They created a substandard, crash prone (still freezes far too often when opening new tab) browser that only works on one version of one operating system, and they wonder why nobody's using it except to download Chrome.

      • Oubadah

        In reply to BoItmanLives:

        I've never used it long enough to see whether it's actually unstable. It's just missing too many little things that I take for granted in Chrome, like right-click Google searches.

  16. Oubadah

    If Microsoft cares so much about gaming, why don't they fix Windows 10 so that it doesn't force legacy DX8 titles into borderless windowed mode (and thereby breaking V-Sync etc.). Correct me if I'm wrong, but early pre-release betas of Windows 10 let DX8 games run in true fullscreen mode just fine, so why did they break it? I suspect it was something like: they couldn't get their worthless overlay to work with DX8, so instead of fixing it properly or disabling the overlay, they elected to cripple the game instead (much like Valve's approach to Crysis when their overlay wouldn't work with the game in 64bit mode - too lazy to fix it, so they just removed the 64bit exe).

    • BoItmanLives

      In reply to Oubadah:

      They don't care about PC gaming. When you look past the marketing smoke and mirrors, all they're doing is trying to create value adds for Xbox owners.

      • skane2600

        In reply to BoItmanLives:

        And Xbox didn't need to become part of the "one windows" approach to add new features anyway. The more device types covered by Windows, the more compromised it becomes. Unfortunately many of the compromises are to the determent of MS's core users.

  17. Lars lalaa

    looks like he's watching the Nokia 800 or 920 event and remembers the good old days.

  18. Delmont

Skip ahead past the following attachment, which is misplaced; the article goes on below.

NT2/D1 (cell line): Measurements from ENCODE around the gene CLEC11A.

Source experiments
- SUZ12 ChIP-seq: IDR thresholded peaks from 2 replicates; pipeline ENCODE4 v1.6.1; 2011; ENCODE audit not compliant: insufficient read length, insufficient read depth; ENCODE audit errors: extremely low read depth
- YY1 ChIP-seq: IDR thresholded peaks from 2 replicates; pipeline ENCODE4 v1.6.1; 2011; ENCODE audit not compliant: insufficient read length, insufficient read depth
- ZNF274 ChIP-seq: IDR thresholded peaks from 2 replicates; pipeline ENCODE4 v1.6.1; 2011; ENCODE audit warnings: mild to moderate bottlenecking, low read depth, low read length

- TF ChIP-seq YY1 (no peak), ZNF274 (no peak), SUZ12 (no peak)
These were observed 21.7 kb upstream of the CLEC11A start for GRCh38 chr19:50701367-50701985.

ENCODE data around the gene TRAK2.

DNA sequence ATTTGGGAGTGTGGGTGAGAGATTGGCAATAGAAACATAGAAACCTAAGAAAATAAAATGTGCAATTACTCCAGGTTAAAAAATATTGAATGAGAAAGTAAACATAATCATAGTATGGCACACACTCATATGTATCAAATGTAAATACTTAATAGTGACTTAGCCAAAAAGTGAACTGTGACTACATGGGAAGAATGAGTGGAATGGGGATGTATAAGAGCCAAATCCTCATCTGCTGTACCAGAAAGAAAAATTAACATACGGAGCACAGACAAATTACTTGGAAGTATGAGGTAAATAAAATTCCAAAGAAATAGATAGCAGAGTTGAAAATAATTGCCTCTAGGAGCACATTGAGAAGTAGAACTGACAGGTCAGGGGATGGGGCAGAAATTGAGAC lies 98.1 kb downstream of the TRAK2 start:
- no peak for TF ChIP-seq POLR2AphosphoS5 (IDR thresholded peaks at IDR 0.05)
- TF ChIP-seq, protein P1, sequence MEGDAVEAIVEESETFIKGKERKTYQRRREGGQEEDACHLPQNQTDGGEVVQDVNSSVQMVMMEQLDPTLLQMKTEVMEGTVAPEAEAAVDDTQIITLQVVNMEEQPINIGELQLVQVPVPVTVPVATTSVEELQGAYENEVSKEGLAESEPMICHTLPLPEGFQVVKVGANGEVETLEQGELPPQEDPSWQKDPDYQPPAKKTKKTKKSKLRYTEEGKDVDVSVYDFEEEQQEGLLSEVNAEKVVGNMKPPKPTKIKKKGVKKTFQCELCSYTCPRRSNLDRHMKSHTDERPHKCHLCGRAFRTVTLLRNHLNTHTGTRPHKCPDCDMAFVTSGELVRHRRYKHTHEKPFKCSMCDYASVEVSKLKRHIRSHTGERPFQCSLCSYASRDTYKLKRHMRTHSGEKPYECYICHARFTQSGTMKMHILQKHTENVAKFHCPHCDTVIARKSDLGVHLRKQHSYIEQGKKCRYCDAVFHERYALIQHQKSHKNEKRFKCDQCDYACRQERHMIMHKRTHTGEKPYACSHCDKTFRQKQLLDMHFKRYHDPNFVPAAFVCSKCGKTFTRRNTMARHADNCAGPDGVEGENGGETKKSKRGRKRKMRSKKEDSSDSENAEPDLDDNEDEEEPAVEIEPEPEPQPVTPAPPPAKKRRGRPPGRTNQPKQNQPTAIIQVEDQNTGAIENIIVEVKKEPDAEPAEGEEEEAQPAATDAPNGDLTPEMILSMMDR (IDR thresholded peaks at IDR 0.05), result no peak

How do you find the "Clean now" tool? thx

  19. BoItmanLives

    This reads like a MS sponsored article, no offense I realize the bills have to get paid but it's a stretch to call most of those "new features" - just more bloat and me-too features that don't measure up to entrenched leaders.

    And until MS addresses the lack of telemetry opt-out and gives full control over updates, 10 is going to remain stalled at 25% as its been since December.

  20. Jules Wombat

    "Like Microsoft Edge, Cortana—Microsoft’s digital personal assistant—has improved by leaps and bounds over the past year."  Are you being serious here.  Little to no improvement outside the US for Windows users, and nothing of note in this weak 'Creators Update'.

    Cortana remains a sad joke.

    • Lewk

      In reply to Jules Wombat:

      Yeah, I read that too and was taken aback. Cortana here in Australia has even lost features it used to have. I can no longer track flights, and things you used to be able to ask her and she'd answer are now just Bing searches. Also speech recognition has dropped severely, she barely understands me now, where as in earlier versions she understood all my dialog. Microsoft is seriously dropping the ball on Cortana, big time.

  21. YouWereWarned

    I've been stifling a yawn since the Studio announcement. I now have reason to let'r rip...

    This would be fine if basic things like the crasher, er, uh, browser worked. Or the intrusive misspeller. Or syncing. Or mail clients. The list is endless, yet somebody decided it's time for more half-baked features nobody asked for.

    3D Paint? Really?